Iraq, “Memories on Stone,” Shawkat Amin Korki, director;

Ireland, “Viva,” Paddy Breathnach, director;

Israel, “Baba Joon,” Yuval Delshad, director;

Italy, “Don’t Be Bad,” Claudio Caligari, director;

Ivory Coast, “Run,” Philippe Lacôte, director;

Japan, “100 Yen Love,” Masaharu Take, director;

Jordan, “Theeb,” Naji Abu Nowar, director;

Kazakhstan, “Stranger,” Yermek Tursunov, director;

Kosovo, “Babai,” Visar Morina, director;

Kyrgyzstan, “Heavenly Nomadic,” Mirlan Abdykalykov, director;

Latvia, “Modris,” Juris Kursietis, director;

Lebanon, “Void,” Naji Bechara, Jad Beyrouthy, Zeina Makki, Tarek Korkomaz, Christelle Ighniades, Maria Abdel Karim, Salim Haber, directors;

Lithuania, “The Summer of Sangaile,” Alanté Kavaïté, director;

Luxembourg, “Baby (A)lone,” Donato Rotunno, director;

Macedonia, “Honey Night,” Ivo Trajkov, director;

Malaysia, “Men Who Save the World,” Liew Seng Tat, director;

Mexico, “600 Miles,” Gabriel Ripstein, director;

Montenegro, “You Carry Me,” Ivona Juka, director;

Morocco, “Aida,” Driss Mrini, director;

Nepal, “Talakjung vs Tulke,” Basnet Nischal, director;

Netherlands, “The Paradise Suite,” Joost van Ginkel, director;

Norway, “The Wave,” Roar Uthaug, director;

Pakistan, “Moor,” Jami, director;

Palestine, “The Wanted 18,” Amer Shomali, Paul Cowan, directors;

Paraguay, “Cloudy Times,” Arami Ullón, director;

Peru, “NN,” Héctor Gálvez, director;

Philippines, “Heneral Luna,” Jerrold Tarog, director;

Poland, “11 Minutes,” Jerzy Skolimowski, director;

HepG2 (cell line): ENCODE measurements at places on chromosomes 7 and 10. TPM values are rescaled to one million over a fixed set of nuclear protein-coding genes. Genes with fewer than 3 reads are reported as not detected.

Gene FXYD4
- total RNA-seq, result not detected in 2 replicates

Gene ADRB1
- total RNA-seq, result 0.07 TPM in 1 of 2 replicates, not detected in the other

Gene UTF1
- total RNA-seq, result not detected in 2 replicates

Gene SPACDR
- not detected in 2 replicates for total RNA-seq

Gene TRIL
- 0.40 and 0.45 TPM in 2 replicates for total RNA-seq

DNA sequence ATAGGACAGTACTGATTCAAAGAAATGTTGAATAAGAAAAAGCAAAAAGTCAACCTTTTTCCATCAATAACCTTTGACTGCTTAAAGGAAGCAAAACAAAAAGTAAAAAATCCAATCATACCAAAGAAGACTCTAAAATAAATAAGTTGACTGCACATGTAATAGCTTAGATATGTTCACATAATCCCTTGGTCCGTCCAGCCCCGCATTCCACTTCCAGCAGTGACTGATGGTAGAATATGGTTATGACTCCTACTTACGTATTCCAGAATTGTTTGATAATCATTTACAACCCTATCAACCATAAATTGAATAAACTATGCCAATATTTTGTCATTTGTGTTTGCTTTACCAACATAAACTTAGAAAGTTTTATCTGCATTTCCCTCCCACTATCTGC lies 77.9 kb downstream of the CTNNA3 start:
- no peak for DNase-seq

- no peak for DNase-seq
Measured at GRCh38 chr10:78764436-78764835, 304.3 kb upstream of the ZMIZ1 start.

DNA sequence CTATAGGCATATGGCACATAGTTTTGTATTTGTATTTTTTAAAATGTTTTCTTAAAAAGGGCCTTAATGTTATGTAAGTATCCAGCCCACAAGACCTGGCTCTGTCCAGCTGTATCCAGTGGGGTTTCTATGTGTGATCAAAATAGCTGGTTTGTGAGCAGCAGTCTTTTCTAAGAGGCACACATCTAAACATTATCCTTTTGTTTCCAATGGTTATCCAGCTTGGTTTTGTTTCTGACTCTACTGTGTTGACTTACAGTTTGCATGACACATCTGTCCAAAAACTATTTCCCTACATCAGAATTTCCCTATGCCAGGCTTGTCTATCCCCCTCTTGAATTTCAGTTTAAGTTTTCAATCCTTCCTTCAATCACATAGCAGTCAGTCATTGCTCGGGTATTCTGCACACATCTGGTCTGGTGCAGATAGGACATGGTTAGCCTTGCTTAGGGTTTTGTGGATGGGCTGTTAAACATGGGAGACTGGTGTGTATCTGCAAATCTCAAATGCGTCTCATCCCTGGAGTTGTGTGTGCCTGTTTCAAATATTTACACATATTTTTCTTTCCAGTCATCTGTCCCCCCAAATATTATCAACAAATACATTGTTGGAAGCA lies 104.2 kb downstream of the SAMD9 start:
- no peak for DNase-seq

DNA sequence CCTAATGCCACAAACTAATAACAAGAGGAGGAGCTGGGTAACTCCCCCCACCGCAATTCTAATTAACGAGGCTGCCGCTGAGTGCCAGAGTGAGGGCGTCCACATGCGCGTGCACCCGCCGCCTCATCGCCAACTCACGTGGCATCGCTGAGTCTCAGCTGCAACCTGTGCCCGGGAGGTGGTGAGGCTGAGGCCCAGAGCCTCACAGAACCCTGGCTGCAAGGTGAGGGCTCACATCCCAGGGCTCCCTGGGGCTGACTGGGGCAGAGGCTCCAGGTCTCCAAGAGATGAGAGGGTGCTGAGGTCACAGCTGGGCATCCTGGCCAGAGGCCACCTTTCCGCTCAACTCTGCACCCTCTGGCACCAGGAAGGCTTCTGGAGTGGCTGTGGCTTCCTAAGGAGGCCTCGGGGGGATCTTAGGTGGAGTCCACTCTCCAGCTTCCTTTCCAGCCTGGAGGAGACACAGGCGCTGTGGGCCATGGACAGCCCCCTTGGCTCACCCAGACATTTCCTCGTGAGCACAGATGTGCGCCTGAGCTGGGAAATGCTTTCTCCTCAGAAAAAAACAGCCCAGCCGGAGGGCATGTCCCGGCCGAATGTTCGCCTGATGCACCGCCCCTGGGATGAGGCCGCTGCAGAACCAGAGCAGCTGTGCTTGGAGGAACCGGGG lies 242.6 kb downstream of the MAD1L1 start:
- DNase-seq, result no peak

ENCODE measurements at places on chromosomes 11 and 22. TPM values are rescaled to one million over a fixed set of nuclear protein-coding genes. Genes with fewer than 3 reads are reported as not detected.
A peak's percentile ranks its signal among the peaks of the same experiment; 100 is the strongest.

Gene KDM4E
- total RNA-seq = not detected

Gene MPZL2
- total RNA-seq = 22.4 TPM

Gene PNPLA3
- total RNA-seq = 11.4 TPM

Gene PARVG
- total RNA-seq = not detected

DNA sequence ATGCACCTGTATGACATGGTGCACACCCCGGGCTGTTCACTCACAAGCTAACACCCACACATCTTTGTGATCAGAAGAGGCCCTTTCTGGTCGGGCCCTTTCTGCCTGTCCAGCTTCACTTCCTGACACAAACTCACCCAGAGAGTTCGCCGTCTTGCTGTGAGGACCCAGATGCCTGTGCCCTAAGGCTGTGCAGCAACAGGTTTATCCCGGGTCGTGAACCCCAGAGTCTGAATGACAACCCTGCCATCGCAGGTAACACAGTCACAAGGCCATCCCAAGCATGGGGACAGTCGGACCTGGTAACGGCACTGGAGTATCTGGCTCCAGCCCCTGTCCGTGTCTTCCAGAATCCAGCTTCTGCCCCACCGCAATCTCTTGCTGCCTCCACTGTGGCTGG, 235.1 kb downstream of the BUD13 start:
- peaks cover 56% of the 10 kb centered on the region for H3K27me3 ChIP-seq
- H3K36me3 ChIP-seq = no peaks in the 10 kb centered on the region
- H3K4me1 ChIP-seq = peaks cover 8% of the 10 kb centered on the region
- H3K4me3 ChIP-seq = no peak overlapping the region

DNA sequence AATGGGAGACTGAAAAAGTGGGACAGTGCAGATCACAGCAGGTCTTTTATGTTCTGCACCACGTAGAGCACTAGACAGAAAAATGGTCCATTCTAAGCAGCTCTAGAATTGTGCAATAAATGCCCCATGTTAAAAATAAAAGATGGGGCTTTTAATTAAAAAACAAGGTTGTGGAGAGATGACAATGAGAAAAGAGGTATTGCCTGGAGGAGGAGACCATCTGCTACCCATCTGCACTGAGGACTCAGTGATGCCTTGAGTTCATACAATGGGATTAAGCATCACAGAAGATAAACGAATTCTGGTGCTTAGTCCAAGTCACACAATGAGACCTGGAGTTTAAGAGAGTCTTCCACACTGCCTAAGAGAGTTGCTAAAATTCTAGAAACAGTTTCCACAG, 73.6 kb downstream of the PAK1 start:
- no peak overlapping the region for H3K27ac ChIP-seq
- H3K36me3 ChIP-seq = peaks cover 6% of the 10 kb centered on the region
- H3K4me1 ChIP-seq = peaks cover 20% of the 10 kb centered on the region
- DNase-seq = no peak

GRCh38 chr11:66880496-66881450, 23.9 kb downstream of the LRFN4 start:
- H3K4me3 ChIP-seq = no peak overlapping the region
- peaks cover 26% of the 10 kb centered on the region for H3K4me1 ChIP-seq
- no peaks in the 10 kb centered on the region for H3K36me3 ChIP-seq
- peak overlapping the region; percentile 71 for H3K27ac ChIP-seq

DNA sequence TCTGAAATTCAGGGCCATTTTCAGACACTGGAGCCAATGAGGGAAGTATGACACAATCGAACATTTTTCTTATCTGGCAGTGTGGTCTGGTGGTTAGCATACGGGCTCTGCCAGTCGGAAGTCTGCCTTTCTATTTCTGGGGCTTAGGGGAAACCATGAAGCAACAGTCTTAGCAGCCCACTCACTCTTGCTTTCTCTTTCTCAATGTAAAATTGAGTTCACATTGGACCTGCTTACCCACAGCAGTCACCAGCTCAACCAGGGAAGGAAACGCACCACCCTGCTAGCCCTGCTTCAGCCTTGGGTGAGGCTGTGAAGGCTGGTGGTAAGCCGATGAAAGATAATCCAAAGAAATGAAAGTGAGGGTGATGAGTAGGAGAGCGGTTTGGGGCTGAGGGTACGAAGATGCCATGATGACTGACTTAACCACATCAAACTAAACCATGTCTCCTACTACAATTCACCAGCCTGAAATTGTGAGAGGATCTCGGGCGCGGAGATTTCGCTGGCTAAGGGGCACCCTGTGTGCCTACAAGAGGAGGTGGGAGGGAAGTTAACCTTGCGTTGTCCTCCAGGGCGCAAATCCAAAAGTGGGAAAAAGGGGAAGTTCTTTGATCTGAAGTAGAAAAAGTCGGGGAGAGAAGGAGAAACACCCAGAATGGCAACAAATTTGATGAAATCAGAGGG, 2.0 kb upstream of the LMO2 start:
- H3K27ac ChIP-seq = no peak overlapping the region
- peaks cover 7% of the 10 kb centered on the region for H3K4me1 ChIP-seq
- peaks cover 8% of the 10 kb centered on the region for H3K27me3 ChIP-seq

Portugal, “Arabian Nights – Volume 2, The Desolate One,” Miguel Gomes, director;

Romania, “Aferim!” Radu Jude, director;

Russia, “Sunstroke,” Nikita Mikhalkov, director;

Serbia, “Enclave,” Goran Radovanović, director;

Singapore, “7 Letters,” Royston Tan, Kelvin Tong, Eric Khoo, Jack Neo, Tan Pin Pin, Boo Junfeng, K. Rajagopal, directors;

Slovakia, “Goat,” Ivan Ostrochovský, director;

Slovenia, “The Tree,” Sonja Prosenc, director;

South Africa, “The Two of Us,” Ernest Nkosi, director;

South Korea, “The Throne,” Lee Joon-ik, director;

Spain, “Flowers,” Jon Garaño, Jose Mari Goenaga, directors;

Sweden, “A Pigeon Sat on a Branch Reflecting on Existence,” Roy Andersson, director;

Switzerland, “Iraqi Odyssey,” Samir, director;

Taiwan, “The Assassin,” Hou Hsiao-hsien, director;

Thailand, “How to Win at Checkers (Every Time),” Josh Kim, director;

Turkey, “Sivas,” Kaan Müjdeci, director;

United Kingdom, “Under Milk Wood,” Kevin Allen, director;

Uruguay, “A Moonless Night,” Germán Tejeira, director;

Venezuela, “Gone with the River,” Mario Crespo, director;

Vietnam, “Jackpot,” Dustin Nguyen, director.